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Boise State Biology Researcher Part of Breakthrough Bone Study with Great Diagnostic/Therapeutic Potential

Boise State biology professor Julia Oxford (right) is part of ongoing studies aimed at understanding more about how the proteins involved in the mechanisms of bone formation and healing work. Students across several disciplines are involved in her research, including a collaborative project with significant diagnostic and therapeutic potential related to diseases such as osteoporosis.

Julia Oxford, a biology professor and director of the Biomolecular Research Center at Boise State University, helped discover an important mechanism in the process by which bones build and maintain strength and elasticity. The new knowledge could play a role in improving methods of preserving bone strength with age, which could have a significant impact in treating osteoporosis and other diseases that can lead to decreased bone mineral content, from HIV and epilepsy to juvenile diabetes.

Published in the Jan. 21 issue of the Journal of Biological Chemistry, the study was conducted by a collaborative group of researchers including Oxford and led by Jeff Gorski, a professor of oral biology at the University of Missouri-Kansas City.

Oxford explained that the strength and hardness of bone is the result of a process called mineralization, where calcium phosphate crystals produced by bone-forming cells accumulate in the fibrous protein matrix that is the scaffolding of the bone itself.

“We found that mineralization depends on a specific enzyme called SKI-1, though it is just one of several proteins we’re looking at that play important roles in essential biological mechanisms,” she said. “Our growing understanding of these mechanisms could have significant implications in helping clinicians monitor bone health as well as diagnose and treat debilitating bone diseases.”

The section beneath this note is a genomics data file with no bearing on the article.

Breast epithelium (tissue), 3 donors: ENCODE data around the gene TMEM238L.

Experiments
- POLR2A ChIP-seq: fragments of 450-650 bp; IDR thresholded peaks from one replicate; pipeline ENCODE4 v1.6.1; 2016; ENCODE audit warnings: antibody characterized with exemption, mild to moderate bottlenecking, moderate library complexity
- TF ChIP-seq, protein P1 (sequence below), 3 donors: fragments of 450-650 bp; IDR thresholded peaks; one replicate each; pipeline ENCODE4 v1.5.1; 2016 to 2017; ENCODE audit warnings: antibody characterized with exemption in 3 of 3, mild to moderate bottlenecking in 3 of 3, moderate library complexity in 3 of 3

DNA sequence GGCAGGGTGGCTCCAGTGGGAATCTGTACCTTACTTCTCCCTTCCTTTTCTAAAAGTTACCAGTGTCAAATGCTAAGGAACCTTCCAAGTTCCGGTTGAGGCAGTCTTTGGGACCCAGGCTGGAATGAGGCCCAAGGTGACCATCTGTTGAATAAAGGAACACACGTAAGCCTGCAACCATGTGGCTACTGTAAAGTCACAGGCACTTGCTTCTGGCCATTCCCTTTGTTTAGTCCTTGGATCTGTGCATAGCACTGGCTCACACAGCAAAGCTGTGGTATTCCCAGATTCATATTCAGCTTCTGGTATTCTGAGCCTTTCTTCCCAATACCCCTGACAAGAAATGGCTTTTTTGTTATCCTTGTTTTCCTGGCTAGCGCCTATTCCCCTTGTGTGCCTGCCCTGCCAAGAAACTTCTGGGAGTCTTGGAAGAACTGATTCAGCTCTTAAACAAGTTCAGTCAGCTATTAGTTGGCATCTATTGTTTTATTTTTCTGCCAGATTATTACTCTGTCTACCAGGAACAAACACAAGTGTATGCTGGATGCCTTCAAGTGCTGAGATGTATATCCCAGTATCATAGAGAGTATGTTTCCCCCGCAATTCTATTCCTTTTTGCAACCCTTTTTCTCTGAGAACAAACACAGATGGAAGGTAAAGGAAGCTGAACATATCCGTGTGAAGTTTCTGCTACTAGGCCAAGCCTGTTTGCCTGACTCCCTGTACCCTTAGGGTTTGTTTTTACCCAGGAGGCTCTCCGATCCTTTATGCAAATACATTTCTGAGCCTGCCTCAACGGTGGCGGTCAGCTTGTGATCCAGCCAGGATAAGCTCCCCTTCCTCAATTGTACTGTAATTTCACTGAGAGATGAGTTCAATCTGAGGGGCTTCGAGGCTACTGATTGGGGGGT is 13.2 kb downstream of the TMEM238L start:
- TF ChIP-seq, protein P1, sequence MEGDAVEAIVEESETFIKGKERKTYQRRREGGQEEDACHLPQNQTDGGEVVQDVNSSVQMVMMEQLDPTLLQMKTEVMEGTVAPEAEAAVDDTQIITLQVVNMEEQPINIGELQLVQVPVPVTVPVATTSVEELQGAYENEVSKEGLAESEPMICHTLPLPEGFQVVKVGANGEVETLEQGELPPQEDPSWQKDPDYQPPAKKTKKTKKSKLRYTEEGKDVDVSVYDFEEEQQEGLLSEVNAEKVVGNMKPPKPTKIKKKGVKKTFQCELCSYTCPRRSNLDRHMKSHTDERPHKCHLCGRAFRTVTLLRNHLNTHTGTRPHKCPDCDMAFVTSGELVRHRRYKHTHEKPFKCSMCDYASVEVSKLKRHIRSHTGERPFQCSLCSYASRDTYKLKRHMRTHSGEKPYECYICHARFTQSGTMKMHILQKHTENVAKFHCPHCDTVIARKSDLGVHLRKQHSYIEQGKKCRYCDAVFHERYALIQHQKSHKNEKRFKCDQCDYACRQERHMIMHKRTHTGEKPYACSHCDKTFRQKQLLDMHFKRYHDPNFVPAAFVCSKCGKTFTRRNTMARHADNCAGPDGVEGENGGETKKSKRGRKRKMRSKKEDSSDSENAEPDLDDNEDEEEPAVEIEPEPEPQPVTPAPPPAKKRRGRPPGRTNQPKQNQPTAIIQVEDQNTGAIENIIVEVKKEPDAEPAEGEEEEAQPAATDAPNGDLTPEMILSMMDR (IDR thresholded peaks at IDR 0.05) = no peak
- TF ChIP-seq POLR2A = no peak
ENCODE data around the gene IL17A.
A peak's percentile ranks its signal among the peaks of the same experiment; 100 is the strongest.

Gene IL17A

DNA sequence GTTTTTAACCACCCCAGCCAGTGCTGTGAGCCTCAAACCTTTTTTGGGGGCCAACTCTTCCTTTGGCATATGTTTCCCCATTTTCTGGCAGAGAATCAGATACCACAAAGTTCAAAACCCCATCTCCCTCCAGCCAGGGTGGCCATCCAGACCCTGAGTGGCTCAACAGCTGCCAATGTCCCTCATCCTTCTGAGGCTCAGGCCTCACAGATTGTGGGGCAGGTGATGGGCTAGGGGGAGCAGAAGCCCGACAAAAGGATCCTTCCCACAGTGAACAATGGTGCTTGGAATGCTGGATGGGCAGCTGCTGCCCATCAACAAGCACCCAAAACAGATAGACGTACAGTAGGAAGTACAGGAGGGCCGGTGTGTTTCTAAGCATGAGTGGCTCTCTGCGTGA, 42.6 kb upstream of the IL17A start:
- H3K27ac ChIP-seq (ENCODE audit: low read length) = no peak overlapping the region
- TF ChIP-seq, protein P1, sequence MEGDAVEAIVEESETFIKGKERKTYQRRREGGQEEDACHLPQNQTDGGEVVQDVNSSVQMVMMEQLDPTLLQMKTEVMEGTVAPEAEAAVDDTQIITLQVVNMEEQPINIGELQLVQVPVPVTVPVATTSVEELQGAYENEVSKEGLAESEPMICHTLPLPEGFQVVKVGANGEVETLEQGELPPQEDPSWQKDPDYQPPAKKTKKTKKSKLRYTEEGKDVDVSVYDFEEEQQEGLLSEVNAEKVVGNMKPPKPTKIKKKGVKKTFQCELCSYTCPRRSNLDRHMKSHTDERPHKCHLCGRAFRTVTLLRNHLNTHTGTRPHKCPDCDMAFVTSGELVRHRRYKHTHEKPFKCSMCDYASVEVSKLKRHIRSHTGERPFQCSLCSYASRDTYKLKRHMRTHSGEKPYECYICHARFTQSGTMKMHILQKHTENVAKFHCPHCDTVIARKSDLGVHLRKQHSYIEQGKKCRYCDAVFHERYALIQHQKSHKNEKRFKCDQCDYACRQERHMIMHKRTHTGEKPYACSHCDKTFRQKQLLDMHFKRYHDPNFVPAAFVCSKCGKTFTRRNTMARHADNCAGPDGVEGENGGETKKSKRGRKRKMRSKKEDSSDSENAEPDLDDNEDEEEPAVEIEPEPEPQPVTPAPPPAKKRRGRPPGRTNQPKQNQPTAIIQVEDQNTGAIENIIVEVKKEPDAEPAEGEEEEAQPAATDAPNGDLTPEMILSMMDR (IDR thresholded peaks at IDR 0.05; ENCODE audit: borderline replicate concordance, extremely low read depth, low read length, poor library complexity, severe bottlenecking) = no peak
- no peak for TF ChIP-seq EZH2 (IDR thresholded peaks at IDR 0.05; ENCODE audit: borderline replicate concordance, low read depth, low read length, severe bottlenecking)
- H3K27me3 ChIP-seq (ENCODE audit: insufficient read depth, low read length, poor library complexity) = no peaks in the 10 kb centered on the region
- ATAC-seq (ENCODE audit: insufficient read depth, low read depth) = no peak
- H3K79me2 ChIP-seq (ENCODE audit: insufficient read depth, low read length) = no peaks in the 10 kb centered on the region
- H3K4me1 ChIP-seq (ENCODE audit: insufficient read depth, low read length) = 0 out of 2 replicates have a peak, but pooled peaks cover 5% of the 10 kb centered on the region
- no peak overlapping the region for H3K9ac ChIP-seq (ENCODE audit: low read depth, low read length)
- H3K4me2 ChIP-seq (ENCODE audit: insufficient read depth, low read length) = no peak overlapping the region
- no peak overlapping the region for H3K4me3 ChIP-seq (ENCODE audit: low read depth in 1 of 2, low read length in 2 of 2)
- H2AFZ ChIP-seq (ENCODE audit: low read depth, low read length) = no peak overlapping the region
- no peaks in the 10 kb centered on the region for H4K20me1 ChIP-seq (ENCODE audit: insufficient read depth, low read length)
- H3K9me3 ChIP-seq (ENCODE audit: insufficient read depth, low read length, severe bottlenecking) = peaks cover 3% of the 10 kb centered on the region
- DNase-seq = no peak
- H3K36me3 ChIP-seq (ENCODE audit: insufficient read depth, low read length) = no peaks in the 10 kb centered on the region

By studying bone cells in culture dishes, researchers in the collaborative study demonstrated that the deactivation of SKI-1 means bone mineralization cannot occur. They alternatively observed that if the actions of SKI-1 are stimulated, more mineralization takes place, triggering production of the proteins that form the bone’s mineralized matrix. Scientists may be able to use such enzyme regulation to stimulate bone formation after fracture.

Boise State students of biology and chemistry continue to collect data for the study. Those most directly involved in Oxford’s research are Ben Davis, Stephanie Frahs, Anthony Hafez, Jon Reeck, Luke Woodbury, Bryan Martin, Chris Mallory and Dawn Mikelonis.

A recently awarded $750,000 NASA EPSCoR grant will support a related project led by Oxford in collaboration with Boise State biology professors Cheryl Jorcyk, Troy Rohn and Kristen Mitchell. It will build on years of work supported by the Idaho State Board of Education (SBOE).

Since 2007, the SBOE has contributed $1 million to Boise State for the formation of the Musculoskeletal Research Institute, co-directed by Oxford and biomedical engineering professor Michelle Sabick.

“We have been working to grow musculoskeletal research strength in Idaho, and the State Board is providing crucial infrastructure,” Oxford said.

Llearn more about the findings of the study featured in the Journal of Biological Chemistry.


Media Contact: Erin Ryan, University Communications, (208) 426-4910,

About Boise State University
As an emerging metropolitan research university of distinction, Boise State University plays a crucial role in the region’s economic development and famed quality of life. Idaho’s largest institution of higher education offers nearly 200 degrees and certificates in seven colleges. While remaining committed to the strong teaching legacy that has resulted in 11 Idaho Professor of the Year awards since 1990, Boise State’s added emphasis on innovation and creativity is fueling the fastest growing research program in Idaho.

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